OTTAWA — Frank Vatrano has never experienced the punishment of an NHL season before.
Last year, Vatrano played in 36 games for UMass Amherst. He dressed for five more with Providence after turning pro.
So the Bruins were not surprised that by Game No. 24 of his first NHL season, Vatrano's legs looked heavy. The shoot-first wing wasn't finding the openings to fire pucks like he was during the first days of his promotion. It is not uncommon for first-year pros to hit a dip at such a threshold.
Game No. 25, however, may have been a reset for Vatrano. Just 2:02 into Friday's 4-1 win over New Jersey, Vatrano scored the opening goal. Cory Schneider had kicked out a pair of Colin Miller's point shots. But after the second save, Vatrano swooped into the net-front real estate and punched home the rebound.
It was Vatrano's first goal in eight games.
"I felt good," Vatrano said. "Getting that goal pretty early got my legs underneath me. That's how it goes sometimes. I think that goal was about momentum for me and the team. We didn't look back after that first goal. Overall, we had a really good game."
Vatrano's moneymaker is his shot. His snapper is one of the best on the team.
But for the latter part of his seven-game slump, Vatrano's legs weren't putting him in position to lock and load his shot. After a six-shot performance against Buffalo on Dec. 26, Vatrano landed only one puck on Craig Anderson the following night.
In the rematch two nights later against Ottawa, Vatrano didn't have any shots. He also failed to put a puck on Mike Condon during the Winter Classic. The left wing had one shot against Washington in Tuesday's 3-2 loss.
Friday's win over the Devils may have been a turnaround for Vatrano's game. Vatrano and linemates Joonas Kemppainen and Jimmy Hayes skated with energy and purpose. They forechecked well. They used the neutral zone to slingshot over the offensive blue line. The increase in Vatrano's pace showed up on the scoresheet: one goal, three shots on net, and one hit in 13:40 of ice time.
"Just learning how to be consistent every night, night in and night out," Vatrano said. "Not just offensively but defensively too. You've got to have a well-rounded game to stay in the lineup and contribute to the team."
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Zach Trotman is in an unusual position. The right-shot defenseman has either been Zdeno Chara's partner on the No. 1 pairing or a healthy scratch.
On Friday, he made the most out of being the former. After being a healthy scratch for 10 of the 12 previous games, Trotman played in place of Adam McQuaid (upper body). Trotman delivered with a dependable 20:43 of ice time as Chara's right-hand man.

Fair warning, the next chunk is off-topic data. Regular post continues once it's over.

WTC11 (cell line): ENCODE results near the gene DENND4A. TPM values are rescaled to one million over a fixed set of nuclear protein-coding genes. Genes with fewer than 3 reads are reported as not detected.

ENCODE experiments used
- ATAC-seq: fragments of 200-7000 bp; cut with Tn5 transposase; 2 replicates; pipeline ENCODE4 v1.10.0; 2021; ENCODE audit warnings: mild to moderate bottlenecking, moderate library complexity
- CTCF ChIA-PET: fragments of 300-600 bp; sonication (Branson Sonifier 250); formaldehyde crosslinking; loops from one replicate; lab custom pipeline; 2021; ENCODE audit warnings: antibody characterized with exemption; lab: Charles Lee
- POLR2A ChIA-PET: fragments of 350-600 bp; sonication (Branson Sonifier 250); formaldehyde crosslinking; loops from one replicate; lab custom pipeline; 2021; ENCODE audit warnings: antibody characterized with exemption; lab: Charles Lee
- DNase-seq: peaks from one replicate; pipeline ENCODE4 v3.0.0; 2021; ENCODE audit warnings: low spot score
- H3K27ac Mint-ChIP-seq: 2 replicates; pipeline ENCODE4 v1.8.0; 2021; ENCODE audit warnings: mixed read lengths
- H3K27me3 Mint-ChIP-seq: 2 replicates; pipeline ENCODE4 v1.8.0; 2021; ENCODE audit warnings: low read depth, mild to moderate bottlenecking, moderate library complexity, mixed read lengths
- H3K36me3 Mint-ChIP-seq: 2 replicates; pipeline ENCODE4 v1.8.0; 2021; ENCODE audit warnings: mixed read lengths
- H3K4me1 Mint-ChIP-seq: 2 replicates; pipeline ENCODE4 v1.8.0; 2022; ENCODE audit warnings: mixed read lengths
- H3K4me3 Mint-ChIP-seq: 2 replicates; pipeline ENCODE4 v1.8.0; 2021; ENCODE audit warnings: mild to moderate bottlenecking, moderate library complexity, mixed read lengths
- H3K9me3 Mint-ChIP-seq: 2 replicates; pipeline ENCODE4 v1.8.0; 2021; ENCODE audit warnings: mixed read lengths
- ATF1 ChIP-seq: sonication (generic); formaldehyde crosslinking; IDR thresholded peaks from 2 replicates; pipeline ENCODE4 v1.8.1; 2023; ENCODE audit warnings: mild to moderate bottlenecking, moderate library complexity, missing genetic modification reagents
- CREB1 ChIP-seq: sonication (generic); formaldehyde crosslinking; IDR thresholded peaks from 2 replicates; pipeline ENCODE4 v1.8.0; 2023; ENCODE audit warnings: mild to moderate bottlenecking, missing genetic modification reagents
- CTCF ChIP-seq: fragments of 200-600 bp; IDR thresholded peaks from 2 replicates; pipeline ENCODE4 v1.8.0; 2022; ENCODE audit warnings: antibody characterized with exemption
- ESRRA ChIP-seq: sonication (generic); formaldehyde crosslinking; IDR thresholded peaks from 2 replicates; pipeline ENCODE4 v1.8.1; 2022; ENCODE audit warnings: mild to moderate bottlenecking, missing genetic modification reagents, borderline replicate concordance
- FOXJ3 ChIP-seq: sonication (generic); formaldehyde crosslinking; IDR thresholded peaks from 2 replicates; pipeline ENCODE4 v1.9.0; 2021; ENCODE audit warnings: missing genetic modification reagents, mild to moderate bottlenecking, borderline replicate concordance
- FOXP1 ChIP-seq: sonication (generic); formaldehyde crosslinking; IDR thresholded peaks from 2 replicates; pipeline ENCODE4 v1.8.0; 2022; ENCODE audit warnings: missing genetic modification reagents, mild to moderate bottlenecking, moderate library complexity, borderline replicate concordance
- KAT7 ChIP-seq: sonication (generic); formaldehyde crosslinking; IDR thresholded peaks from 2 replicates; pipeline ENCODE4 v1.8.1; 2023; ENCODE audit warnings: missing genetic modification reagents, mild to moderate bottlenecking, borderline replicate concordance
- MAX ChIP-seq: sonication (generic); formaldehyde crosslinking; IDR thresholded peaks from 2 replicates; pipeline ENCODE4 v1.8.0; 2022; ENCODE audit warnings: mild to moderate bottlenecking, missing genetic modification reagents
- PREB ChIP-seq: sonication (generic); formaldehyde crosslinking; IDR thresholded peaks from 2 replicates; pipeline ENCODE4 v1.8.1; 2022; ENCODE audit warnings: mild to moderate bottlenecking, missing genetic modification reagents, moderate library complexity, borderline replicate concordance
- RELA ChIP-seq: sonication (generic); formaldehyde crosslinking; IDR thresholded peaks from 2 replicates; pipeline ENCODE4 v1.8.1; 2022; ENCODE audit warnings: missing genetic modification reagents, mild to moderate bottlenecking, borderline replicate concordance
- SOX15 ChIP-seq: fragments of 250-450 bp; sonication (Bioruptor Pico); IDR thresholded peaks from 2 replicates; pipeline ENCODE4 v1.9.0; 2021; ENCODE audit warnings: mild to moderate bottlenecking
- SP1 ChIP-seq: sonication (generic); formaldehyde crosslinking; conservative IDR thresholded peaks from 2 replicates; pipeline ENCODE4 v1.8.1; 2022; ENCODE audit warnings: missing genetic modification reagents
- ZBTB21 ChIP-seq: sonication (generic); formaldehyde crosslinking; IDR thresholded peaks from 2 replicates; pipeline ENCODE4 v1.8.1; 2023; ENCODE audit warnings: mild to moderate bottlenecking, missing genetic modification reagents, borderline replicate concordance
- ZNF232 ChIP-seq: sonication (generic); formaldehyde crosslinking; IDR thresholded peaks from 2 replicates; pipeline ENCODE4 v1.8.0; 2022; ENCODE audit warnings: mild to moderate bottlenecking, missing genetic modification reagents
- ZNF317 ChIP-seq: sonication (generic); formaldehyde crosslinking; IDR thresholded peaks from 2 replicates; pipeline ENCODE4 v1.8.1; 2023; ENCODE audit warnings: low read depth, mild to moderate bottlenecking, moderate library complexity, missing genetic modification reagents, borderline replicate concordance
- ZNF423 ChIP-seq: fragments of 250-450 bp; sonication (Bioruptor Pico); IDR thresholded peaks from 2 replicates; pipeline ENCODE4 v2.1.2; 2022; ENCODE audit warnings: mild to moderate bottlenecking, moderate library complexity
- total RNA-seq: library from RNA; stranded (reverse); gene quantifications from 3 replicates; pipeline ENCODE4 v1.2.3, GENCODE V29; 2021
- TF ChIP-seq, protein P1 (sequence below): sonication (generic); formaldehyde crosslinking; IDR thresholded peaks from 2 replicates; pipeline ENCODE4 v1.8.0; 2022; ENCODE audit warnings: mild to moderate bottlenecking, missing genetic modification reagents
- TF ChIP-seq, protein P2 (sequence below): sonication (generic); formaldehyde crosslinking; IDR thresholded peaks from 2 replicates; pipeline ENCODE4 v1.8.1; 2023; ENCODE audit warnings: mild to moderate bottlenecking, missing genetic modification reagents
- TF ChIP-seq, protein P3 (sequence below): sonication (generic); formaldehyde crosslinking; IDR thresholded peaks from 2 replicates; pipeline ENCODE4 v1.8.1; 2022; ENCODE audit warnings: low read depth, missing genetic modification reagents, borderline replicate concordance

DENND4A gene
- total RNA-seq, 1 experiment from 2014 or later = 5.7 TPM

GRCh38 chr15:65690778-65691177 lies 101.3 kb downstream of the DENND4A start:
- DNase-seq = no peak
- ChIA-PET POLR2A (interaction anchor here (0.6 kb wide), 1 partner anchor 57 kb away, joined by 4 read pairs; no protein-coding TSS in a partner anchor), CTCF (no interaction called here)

"I've watched a decent amount of hockey this year," Trotman said of being scratched. "Mentally, that kind of helps. I just do my part physically in practices and conditioning skates to stay in shape. It's nice that it's translated for the most part."
He recorded a game-high five shots and was credited with three hits. One of his best plays didn't even show up on the scoresheet.
In the second period, Dennis Seidenberg rimmed the puck around the boards in the defensive zone. The Bruins had been forechecking well. Trotman wanted that to continue. He went down the wall and sealed off Stefan Matteau, who had tried to pick the rim off the boards. Trotman's thump allowed Ryan Spooner to pick up the puck and snap a long-range shot through Schneider to make it a 2-0 game.
"We were just trying to get the D up and make sure our forecheck wasn't getting too tentative and too laid-back," Trotman said of his decision to pinch. "We were trying to read ahead, use our feet to get up in the play when we can, and try to keep pucks like that alive to contribute to our O-zone time."
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Brad Marchand returned to the lineup against Ottawa. He finished serving his three-game suspension for clipping Mark Borowiecki on Friday. The Bruins went 1-2-0 without the left wing . . . Tuukka Rask was back in net after backing up Jonas Gustavsson on Friday. Rask entered the night with a .934 save percentage and a 1.97 goals-against average in his last 15 games . . . Saturday marked Claude Julien's 900th game as an NHL coach. "It's nice to be able to feel like you've lasted this long," Julien said. "In this league, it's not easy. I'm proud of still being here at that number. At the same time, it's just another game. You're always hoping for better things."